“What if they aren’t really gone?” one young human voiced the concern of the whole. “How can we possibly arm ourselves against The Invisible now? I fear we don’t have it left in us.”
Another tentatively offered, “Could we find that old Don’t Belong list and put only The Invisible on it? Banish them as they did to all of us?”
A murmur rose up from the crowd. Everyone thought and talked at once. Those banished from the land—people who’d been on The List, pushed out, and abandoned—were not so easily persuaded to put others on The List, no matter who they were or what they’d done in the past. Life was a lot more complex than that. Beautifully messy and complex, in thanks.
They talked all night. The animals settled in to the warm grasses and trees around them, smiling. In the process, the people remembered themselves.
As the pink rays of morning drifted across the now-sleepy faces at the base of the wall, they had found a way forward.
“We are Namers,” an elder began. “We rename this land today. We more fully know her now. We are part of her now as she is part of us. And we recognize her as she truly is. We recognize ourselves more fully, too. This land is Belonging. We are Belongings.”
Another elder finished the thought, saying “As best we can, we will honor the spirit of welcome that lives within the land herself. We will honor the welcome that lives within the soil and the water, the air, and the trees and the animals around us. The welcome within ourselves. We will welcome others here. We will welcome The Invisible here, too. The Invisible isn’t outside us anymore and separate from us. The Invisible now lives within us. The Invisible is the unspoken, fearful, angry, hurt, or hidden part of us. The comfort within this home, our home, is only an illusion if The Invisible isn’t welcomed too. This community welcomes The Invisible within each one of us.”
The birds flapped their wings in relief. Animals inclined to howling, howled for joy. More than a few bugs danced. Earth, ocean, and wind were seen doing a collective high five, which the humans named a Wave and later mimicked during sporting events to remind them of their connection. And to remind them not to take themselves so seriously all the time.
And before the elder had even finished the thought, young people in all directions began tearing down the old walls and reimagining selves and boundaries. Because even the illusion of competing generations had fallen from their eyes once they’d remembered themselves together. They were all excited and itching to get some dirt under their fingernails and to begin anew.
 Hierarchy was a bizarre mass delusion in the land of Don’t Belong. At the time, they strangely competed for a non-existent physical space called “the top” and added to The List hoping to either move closer to “the top” and/or return to an imaginary time known only as “When We Were Great.” The best we can assume from their behavior is that they believed themselves to be individuals trapped in a 2D world by a separate, cruel, and conniving supreme being, who they aspired to mimic. There is limited evidence that they referred to this being as “Drumpf.” However, evidence is so very limited that this name is now considered myth. Beautiful, life-renewing myth, in thanks.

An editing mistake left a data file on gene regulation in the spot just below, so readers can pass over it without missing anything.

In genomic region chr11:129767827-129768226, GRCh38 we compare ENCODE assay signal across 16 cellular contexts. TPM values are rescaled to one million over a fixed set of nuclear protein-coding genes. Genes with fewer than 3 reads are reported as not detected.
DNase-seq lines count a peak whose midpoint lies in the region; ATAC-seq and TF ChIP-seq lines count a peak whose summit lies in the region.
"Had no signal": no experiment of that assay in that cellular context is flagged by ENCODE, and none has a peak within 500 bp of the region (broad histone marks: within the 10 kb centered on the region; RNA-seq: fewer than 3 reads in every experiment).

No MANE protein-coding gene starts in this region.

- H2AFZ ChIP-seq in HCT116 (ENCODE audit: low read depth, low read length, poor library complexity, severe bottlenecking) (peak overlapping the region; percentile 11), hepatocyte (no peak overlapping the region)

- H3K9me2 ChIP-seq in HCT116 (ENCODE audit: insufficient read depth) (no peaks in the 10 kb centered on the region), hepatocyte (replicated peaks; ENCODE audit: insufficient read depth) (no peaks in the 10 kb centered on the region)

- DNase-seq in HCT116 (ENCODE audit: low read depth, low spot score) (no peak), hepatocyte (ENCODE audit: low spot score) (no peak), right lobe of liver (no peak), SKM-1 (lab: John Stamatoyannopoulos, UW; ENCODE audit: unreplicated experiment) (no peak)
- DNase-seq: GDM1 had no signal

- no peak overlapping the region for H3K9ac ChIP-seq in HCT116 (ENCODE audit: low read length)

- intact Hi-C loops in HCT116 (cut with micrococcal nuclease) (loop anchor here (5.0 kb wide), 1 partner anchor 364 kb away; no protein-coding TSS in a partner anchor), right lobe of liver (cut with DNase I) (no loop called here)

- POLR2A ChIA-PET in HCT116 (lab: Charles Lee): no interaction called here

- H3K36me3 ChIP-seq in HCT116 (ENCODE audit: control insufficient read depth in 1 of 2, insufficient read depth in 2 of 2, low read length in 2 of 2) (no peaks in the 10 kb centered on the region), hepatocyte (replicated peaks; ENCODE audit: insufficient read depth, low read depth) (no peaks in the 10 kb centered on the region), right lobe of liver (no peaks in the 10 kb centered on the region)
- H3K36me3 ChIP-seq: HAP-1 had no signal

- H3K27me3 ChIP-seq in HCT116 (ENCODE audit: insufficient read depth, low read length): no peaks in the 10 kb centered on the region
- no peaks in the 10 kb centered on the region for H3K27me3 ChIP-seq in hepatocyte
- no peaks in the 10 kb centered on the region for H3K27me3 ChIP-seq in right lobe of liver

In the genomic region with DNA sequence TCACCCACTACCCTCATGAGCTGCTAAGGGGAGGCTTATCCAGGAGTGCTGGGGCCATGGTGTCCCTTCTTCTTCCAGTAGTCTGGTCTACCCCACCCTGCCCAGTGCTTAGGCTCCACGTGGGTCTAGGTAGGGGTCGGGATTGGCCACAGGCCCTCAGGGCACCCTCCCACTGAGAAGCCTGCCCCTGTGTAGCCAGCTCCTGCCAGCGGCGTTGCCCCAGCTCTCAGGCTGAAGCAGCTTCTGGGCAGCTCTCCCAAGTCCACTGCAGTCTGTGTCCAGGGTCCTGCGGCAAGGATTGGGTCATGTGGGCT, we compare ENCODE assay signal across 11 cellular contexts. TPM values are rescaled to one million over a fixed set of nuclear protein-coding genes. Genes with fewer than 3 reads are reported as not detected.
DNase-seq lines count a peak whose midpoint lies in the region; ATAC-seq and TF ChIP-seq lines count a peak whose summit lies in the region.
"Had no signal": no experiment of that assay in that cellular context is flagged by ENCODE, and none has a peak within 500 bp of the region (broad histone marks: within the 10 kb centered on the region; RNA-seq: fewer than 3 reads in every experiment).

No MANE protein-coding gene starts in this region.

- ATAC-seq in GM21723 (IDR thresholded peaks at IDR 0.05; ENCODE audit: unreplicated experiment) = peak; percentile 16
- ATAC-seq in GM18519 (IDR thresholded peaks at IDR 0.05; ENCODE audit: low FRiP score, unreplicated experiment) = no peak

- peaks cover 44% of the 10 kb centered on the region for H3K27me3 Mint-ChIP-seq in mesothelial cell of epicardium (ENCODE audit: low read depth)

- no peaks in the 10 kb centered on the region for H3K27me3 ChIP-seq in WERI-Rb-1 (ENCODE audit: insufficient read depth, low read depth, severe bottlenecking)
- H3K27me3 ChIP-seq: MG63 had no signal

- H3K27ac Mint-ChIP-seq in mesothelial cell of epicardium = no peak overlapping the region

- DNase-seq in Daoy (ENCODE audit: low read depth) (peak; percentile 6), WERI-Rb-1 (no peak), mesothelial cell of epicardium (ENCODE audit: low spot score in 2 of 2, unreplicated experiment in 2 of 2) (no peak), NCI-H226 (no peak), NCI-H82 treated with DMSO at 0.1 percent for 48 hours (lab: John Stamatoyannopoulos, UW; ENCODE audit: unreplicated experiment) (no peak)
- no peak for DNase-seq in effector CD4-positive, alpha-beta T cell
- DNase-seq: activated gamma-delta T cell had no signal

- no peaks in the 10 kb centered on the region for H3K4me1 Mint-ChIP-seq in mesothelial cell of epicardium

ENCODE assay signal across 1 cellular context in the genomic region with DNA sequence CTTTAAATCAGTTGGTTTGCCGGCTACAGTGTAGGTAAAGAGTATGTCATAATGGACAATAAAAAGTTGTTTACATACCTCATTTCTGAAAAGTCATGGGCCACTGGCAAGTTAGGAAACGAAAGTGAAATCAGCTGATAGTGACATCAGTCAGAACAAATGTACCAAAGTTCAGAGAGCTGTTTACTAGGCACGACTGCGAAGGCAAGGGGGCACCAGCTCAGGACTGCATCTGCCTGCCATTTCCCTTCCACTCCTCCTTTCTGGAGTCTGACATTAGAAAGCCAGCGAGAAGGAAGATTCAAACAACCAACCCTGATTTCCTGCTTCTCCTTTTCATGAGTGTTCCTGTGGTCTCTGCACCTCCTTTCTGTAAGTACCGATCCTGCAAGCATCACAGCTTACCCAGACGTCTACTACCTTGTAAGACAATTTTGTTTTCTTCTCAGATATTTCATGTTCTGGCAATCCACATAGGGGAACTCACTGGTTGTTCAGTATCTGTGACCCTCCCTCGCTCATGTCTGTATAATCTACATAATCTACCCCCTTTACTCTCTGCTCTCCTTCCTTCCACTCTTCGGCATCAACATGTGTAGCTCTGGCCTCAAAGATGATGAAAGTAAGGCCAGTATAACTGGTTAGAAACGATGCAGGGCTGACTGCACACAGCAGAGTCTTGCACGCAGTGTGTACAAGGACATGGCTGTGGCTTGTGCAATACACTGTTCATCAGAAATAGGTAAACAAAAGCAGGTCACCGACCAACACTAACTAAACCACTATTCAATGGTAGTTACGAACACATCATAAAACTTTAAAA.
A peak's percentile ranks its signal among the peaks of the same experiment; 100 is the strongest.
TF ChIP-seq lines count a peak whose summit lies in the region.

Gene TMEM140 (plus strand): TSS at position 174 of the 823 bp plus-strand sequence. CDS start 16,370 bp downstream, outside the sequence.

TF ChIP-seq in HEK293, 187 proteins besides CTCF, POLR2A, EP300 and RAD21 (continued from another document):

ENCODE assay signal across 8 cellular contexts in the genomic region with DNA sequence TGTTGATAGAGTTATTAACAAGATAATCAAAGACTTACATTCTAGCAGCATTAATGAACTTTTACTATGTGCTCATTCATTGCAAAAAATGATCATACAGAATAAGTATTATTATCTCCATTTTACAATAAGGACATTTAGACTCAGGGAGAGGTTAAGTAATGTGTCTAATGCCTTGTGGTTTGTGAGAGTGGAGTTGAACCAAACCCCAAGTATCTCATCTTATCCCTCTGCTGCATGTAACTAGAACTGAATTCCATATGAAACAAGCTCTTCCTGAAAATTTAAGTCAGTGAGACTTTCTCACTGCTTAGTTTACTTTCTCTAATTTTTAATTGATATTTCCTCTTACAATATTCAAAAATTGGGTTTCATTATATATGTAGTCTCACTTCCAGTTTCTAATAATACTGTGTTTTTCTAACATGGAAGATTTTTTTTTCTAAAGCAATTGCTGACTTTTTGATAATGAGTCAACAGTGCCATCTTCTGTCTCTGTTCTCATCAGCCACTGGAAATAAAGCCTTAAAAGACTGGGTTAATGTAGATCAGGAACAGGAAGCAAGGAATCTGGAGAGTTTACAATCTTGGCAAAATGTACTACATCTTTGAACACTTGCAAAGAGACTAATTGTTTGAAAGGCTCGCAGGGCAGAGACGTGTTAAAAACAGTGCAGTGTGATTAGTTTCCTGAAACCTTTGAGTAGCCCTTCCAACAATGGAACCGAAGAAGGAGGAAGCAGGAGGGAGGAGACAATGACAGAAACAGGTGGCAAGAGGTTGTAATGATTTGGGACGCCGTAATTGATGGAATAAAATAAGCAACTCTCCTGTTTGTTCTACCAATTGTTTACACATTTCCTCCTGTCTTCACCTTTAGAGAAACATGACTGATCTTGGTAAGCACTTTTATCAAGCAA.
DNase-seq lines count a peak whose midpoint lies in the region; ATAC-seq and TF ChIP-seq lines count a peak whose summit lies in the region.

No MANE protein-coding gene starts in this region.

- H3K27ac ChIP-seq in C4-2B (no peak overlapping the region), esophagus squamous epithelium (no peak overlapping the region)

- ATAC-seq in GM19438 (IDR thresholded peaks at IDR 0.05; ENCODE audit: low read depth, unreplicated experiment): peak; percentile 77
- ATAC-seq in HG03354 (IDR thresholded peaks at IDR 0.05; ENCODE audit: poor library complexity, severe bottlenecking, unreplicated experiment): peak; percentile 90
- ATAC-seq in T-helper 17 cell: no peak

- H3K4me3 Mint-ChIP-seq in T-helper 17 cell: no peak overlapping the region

people of color. As near as we can tell, there was an elusive, rarely seen in public (because duh) group of humans in Don’t Belong who felt themselves entirely invisible, and who, because they were transparent themselves, also felt the need to be anti-color. We can’t be certain, of course, how many there were, because no photographic evidence is possible when dealing with transparent beings. Back then, the rest of humanity began referring to themselves as people of color in response to the irrational fear, rage, and hostility of the transparent (also know as The Invisible) and as a sign of solidarity with each other in the face of outright discrimination, torture, and killing of people of color by the transparent for hundreds of years before The List was remembered into fiction and myth, in thanks.
 political parties. As near as we can tell, multiple groups called political parties existed for the sole purpose of making people distrust and/or hate their neighbors and become obsessively attached to the idea of a separate “them” out to destroy “us” within the imagined boundaries of a region or nation state. You’ll have to stretch your imagination here, as we have nothing remotely like this today to make comparisons with, in thanks. After The List became irrelevant, subsequent generations haven’t felt the need for political parties outside of historical fictional storytelling such as this.
 strangely, called “the poor” in Don’t Belong. We have no current equivalent for comparison, in thanks.
 economy. Another name for the global monetary system of the time that was poorly designed by a handful of the greedy to screw most people and the planet itself, in shock. Because so many people were deluded into believing that economy was separate from all of life and planet, the delusion ended up screwing everyone and almost everything eventually. We have no current equivalent for comparison, in thanks.
 the sick. Strangely, also called “the unwell” or “unhealthy” in Don’t Belong. Today, whenever we enter this phase, we recognize ourselves Seers, in thanks.
 In Don’t Belong, near the end, this group was called the Techies or the Technorati. None of them survived. However, some of the Techies who became Left Behinds did join hands with others/survive. You will recognize their ancestors among our beloved Tool Makers, Game Teachers, Star Travelers, and Artists today, in thanks, and recognize them in yourself when you join them.